Book Image

ASP.NET Core 1.0 High Performance

By : James Singleton, Pawan Awasthi
Book Image

ASP.NET Core 1.0 High Performance

By: James Singleton, Pawan Awasthi

Overview of this book

ASP.NET Core is the new, open source, and cross-platform, web-application framework from Microsoft. It's a stripped down version of ASP.NET that's lightweight and fast. This book will show you how to make your web apps deliver high performance when using it. We'll address many performance improvement techniques from both a general web standpoint and from a C#, ASP.NET Core, and .NET Core perspective. This includes delving into the latest frameworks and demonstrating software design patterns that improve performance. We will highlight common performance pitfalls, which can often occur unnoticed on developer workstations, along with strategies to detect and resolve these issues early. By understanding and addressing challenges upfront, you can avoid nasty surprises when it comes to deployment time. We will introduce performance improvements along with the trade-offs that they entail. We will strike a balance between premature optimization and inefficient code by taking a scientific- and evidence-based approach. We'll remain pragmatic by focusing on the big problems. By reading this book, you'll learn what problems can occur when web applications are deployed at scale and know how to avoid or mitigate these issues. You'll gain experience of how to write high-performance applications without having to learn about issues the hard way. You'll see what's new in ASP.NET Core, why it's been rebuilt from the ground up, and what this means for performance. You will understand how you can now develop on and deploy to Windows, Mac OS X, and Linux using cross-platform tools, such as Visual Studio Code.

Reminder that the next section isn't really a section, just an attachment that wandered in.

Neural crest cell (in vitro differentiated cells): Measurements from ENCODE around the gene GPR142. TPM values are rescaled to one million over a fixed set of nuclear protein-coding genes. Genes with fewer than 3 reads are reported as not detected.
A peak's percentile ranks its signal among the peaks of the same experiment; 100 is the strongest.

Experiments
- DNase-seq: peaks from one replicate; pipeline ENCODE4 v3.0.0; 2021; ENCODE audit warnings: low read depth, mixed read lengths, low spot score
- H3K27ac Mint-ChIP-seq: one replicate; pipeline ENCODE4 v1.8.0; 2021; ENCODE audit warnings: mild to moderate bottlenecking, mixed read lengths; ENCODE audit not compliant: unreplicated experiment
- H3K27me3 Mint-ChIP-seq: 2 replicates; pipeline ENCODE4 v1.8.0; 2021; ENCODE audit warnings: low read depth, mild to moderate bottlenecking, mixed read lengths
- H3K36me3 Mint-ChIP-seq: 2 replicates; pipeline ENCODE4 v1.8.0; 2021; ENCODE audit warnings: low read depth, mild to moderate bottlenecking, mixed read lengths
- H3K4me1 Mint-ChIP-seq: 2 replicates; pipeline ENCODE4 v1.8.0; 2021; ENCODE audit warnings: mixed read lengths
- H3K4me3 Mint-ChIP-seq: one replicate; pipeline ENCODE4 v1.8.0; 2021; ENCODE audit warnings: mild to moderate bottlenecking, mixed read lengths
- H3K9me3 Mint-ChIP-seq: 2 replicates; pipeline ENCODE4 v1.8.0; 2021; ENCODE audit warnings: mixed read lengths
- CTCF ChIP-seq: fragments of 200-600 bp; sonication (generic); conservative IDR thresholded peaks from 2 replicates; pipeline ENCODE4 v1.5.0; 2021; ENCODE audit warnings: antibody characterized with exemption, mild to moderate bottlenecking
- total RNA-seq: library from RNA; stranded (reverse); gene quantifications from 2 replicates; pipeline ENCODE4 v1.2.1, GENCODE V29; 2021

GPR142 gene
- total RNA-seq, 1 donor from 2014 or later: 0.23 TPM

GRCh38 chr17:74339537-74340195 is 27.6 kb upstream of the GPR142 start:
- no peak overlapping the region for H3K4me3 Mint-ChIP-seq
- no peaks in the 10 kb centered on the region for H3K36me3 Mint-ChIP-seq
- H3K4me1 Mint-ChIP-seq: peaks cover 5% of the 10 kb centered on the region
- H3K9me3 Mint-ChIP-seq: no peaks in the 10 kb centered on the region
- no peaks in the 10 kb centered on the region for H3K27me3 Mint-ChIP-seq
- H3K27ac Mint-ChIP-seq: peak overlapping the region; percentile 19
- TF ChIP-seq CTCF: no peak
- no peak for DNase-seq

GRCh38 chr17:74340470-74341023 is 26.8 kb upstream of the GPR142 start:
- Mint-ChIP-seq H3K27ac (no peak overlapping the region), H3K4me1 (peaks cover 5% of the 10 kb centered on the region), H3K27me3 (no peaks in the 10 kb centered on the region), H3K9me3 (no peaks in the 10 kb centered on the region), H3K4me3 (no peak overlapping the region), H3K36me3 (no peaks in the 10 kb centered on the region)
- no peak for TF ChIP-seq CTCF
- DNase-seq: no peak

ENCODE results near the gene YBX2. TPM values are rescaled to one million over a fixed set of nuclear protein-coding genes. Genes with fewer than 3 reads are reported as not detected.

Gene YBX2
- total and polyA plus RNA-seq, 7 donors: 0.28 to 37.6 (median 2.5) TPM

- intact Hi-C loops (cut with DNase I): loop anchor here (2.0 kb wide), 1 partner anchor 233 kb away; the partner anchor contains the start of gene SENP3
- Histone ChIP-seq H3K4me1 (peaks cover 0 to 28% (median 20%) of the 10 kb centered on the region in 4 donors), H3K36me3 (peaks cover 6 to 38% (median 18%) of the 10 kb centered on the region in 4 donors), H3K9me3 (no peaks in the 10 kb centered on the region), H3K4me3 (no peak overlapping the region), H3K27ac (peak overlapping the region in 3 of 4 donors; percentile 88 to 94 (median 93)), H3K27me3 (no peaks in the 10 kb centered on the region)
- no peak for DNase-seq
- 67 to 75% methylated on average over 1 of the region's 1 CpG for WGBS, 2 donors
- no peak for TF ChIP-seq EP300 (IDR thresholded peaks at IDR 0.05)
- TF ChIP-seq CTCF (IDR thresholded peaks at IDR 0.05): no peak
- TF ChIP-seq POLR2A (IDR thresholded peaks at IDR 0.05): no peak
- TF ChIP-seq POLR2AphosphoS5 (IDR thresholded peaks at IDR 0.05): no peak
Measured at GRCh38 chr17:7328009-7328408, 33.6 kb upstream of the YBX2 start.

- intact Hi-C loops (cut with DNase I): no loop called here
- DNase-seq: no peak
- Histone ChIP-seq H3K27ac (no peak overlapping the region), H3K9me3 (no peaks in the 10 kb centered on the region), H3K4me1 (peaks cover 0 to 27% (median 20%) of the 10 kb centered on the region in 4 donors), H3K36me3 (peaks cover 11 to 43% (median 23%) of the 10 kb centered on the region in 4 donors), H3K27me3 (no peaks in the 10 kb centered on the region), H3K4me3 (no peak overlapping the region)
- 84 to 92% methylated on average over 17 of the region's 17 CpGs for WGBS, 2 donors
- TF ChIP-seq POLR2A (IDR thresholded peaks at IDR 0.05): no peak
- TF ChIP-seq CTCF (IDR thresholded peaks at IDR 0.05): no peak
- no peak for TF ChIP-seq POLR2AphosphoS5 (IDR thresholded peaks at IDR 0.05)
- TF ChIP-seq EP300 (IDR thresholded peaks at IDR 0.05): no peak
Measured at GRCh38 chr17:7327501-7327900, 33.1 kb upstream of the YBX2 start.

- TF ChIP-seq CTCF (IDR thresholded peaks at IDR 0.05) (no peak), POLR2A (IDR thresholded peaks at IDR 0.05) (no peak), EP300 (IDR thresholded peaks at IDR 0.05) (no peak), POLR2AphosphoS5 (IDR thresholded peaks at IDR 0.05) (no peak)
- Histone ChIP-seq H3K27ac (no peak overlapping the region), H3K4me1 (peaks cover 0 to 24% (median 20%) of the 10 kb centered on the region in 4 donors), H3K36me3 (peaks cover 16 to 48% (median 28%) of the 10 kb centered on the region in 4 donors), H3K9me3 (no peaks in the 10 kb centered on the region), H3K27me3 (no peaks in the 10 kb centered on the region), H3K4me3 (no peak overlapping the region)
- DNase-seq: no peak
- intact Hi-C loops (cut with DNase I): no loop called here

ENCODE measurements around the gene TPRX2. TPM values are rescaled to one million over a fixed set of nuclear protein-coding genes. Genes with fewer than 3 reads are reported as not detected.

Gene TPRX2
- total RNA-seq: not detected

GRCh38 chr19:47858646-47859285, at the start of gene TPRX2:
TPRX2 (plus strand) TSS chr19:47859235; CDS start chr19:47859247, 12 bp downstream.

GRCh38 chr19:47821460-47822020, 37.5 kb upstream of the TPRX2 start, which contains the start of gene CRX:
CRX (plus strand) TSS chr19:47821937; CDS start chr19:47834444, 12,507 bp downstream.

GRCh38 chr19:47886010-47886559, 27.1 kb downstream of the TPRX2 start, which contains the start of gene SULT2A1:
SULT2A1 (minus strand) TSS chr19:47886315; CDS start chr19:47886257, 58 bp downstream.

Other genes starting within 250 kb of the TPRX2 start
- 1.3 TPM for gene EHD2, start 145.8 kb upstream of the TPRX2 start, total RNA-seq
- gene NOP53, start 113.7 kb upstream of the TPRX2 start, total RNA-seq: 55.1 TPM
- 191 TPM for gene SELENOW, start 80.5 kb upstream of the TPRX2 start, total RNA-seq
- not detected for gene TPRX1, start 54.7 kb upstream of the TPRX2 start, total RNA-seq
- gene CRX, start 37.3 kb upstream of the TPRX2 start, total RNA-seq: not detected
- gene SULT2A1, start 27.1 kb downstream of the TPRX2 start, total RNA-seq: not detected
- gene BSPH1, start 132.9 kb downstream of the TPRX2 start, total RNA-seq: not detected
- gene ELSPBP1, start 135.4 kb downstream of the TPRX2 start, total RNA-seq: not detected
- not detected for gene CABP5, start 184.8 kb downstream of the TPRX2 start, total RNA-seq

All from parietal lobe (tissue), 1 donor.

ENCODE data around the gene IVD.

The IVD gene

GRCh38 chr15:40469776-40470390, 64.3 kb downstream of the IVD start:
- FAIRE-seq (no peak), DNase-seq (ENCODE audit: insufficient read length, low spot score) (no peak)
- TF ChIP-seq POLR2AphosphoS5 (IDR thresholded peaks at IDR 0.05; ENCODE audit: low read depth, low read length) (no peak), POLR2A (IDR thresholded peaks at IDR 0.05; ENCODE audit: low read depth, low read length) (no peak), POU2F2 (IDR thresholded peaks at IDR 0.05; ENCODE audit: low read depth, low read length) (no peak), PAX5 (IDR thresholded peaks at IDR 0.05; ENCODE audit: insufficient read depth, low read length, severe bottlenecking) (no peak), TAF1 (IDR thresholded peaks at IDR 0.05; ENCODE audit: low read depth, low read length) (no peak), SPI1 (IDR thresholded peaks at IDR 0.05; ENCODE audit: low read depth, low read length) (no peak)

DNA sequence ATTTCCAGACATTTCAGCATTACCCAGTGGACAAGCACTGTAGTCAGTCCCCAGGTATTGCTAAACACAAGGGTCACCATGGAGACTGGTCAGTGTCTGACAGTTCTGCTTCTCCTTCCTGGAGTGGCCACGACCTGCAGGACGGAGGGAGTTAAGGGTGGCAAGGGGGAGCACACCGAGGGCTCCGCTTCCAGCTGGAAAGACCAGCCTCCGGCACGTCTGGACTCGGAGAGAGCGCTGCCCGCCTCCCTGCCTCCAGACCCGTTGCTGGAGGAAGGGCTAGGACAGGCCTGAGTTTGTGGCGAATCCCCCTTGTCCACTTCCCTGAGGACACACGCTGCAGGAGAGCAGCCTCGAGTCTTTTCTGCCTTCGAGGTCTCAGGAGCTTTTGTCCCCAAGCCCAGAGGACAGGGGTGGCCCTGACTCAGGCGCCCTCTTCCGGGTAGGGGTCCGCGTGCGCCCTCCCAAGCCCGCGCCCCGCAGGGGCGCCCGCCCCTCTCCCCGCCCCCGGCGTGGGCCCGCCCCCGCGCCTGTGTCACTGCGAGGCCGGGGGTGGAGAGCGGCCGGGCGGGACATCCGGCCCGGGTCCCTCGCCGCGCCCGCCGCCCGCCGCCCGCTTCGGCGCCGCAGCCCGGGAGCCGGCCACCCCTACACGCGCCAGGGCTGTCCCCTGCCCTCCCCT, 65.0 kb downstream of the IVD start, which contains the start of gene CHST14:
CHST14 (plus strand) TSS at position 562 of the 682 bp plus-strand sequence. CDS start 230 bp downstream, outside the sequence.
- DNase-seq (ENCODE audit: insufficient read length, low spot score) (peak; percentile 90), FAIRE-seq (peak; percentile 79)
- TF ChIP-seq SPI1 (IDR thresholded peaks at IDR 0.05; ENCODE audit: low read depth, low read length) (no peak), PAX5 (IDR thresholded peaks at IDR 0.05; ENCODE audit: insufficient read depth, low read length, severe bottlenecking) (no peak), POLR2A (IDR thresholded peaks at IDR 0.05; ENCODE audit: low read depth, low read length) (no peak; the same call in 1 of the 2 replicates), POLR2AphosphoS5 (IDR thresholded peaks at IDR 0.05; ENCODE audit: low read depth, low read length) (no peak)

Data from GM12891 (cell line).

Table of Contents (18 chapters)
ASP.NET Core 1.0 High Performance
About the Author
About the Reviewer
Measuring Performance Bottlenecks

The price of performance

Developers should have an idea of the available budget for performance and understand the cost of the code that they write, not just in execution throughput but in readability, maintainability, and power efficiency. Throwing more cores at a unit of work is not nearly as good as refactoring it to be simpler.

Efficiency has become increasingly important, especially with the rise of mobile devices and cloud computing time-based usage billing. Parallelizing an inefficient algorithm may solve a performance problem in the time domain, but it's a crude brute-force approach and altering the underlying implementation may be better.

Less is often more and sometimes doing nothing is the best approach. Software engineering is not only about knowing what to build but what not to build. Keeping things simple helps others on your team use your work. You should aim to avoid surprising anyone with nonobvious behavior. For example, consider that you build an API and then give it conventional...